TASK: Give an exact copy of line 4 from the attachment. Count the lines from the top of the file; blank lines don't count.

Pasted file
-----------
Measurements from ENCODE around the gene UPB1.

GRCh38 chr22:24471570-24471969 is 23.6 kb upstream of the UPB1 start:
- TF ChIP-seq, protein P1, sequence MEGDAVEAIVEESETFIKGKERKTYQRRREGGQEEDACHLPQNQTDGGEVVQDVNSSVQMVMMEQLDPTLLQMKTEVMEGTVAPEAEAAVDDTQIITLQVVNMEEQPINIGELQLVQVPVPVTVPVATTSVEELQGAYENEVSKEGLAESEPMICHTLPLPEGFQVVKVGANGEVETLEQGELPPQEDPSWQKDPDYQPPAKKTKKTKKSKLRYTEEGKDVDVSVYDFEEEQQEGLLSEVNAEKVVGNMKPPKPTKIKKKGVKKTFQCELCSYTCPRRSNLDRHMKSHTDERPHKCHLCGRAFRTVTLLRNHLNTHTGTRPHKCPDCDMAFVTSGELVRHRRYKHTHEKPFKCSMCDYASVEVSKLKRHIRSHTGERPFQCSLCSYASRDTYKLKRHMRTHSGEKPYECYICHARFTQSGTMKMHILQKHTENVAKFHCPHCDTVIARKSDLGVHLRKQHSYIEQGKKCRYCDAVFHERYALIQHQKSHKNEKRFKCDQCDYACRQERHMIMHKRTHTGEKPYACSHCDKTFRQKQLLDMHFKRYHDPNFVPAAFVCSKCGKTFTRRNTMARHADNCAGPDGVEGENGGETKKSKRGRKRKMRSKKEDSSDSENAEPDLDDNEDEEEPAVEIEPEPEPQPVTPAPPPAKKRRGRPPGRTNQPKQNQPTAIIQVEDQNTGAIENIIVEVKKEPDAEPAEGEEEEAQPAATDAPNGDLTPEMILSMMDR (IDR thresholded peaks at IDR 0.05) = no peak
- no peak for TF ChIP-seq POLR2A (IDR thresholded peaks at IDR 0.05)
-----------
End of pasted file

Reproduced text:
- no peak for TF ChIP-seq POLR2A (IDR thresholded peaks at IDR 0.05)